The question on our minds these days is how can we best grapple with and confront this emergency situation, which continues on and on -- endlessly, it seems. How can we help our small children, who waited so long for their summer vacation, to overcome their fears and disappointments?
In my own home, we decided to deal with things by making light of them. We make games out of the experiences and try, to the greatest extent possible, to maintain routine. When the air-raid siren goes off, we sing and dance in the bomb shelter, and we have a clear schedule of activities for what we’ll do when we can leave the ‘safe area.’
Last weekend, I was traveling in Be’er Sheva with my 6-year-old son, Itai, in our car, when the siren went off. Itai has been drilled many times about what to do when the siren goes off when you are on the road (though up until now it has been only theoretical), and, in his age-appropriate way, he immediately took off his seat belt and waited for my instructions.
I pulled over, and, to make things more positive for him, told him we’re going to have a race. We ran to the nearest stairwell, and got there taking deep breaths after our run . . . and suddenly Itai began to cry. I didn’t understand what had gone wrong; we always practice with laughter, and suddenly he was so upset.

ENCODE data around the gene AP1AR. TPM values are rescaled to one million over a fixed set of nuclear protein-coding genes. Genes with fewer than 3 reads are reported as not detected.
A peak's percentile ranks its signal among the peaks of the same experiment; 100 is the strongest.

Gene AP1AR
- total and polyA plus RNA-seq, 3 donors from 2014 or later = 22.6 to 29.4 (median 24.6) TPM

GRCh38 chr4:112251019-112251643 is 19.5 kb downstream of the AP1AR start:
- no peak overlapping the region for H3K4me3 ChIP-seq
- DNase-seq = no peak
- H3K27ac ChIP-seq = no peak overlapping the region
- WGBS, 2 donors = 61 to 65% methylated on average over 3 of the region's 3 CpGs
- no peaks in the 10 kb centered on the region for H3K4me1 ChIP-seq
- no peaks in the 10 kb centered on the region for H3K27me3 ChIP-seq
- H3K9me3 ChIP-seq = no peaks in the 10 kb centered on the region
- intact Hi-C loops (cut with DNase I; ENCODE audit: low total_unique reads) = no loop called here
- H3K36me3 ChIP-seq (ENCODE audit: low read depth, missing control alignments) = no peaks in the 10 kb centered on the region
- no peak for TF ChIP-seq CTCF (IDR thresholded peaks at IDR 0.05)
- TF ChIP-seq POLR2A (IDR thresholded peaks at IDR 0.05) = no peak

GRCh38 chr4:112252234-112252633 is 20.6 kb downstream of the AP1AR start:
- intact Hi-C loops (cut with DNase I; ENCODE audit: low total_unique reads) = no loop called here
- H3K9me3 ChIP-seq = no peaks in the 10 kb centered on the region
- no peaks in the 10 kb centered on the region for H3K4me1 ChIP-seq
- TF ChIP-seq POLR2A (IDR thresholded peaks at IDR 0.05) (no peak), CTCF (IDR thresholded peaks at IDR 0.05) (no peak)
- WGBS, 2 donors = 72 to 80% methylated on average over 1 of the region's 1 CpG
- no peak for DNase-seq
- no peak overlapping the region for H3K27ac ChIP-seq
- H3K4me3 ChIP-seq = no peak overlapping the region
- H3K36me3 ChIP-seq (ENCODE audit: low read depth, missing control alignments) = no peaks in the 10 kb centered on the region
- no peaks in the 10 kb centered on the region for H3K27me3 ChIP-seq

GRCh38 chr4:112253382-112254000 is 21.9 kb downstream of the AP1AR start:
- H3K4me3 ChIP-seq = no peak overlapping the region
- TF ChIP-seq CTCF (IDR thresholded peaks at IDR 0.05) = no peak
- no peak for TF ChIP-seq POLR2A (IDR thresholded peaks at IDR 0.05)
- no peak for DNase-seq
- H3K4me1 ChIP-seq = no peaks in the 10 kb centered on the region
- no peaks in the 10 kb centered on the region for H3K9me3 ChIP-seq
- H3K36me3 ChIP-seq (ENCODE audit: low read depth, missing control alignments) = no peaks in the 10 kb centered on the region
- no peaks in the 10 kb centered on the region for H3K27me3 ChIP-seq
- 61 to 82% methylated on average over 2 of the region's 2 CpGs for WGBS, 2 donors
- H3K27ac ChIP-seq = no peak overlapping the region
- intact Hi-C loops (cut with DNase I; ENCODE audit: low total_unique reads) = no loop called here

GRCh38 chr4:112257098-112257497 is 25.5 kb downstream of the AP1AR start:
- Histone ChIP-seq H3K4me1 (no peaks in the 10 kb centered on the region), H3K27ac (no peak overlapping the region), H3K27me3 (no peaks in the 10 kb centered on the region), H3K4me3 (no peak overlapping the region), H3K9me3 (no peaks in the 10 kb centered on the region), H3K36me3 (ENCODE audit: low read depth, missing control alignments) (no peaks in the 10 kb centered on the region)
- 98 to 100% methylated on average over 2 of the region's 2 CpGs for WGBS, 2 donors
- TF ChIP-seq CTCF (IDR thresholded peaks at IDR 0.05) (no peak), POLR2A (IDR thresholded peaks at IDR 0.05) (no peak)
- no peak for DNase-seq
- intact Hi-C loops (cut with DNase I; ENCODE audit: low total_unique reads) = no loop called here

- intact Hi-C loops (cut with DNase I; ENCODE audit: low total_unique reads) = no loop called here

I asked Itai why he was crying, when he’d won the race, and he loves winning . . . He said “I didn’t really win. You were running in high heels and that slowed you down.”
I suppose that was his excuse for letting out his fears and how hard it is for him.
From my own home, to the dear olim in the absorption centers -- we are learning how to manage.
We’ve been providing workshops -- group therapy sessions--for the children and adults, to help them manage their feelings about the situation. From the issues that come up in those workshops, we see how essential they are.
It is taboo in Ethiopian culture to express weakness or fear. They even have a proverb about it, “Our bellies are large and can digest the whole world.” So we don’t talk directly about their feelings. We use drama therapy and puppet therapy, to give them an indirect way to express what is going on inside, on the things that are hard for them and on their strength and ability to live through this.
Today, we had puppet therapy at the Cheruv Absorption Center in Be’er Sheva. One of the children asked if he could take home the turtle puppet, “because he’s very cute, and maybe he’ll help me sleep at night.”
We deeply hope that this reality will soon pass for Israel’s children, and we hope that we can give them more tools like this one to help them manage.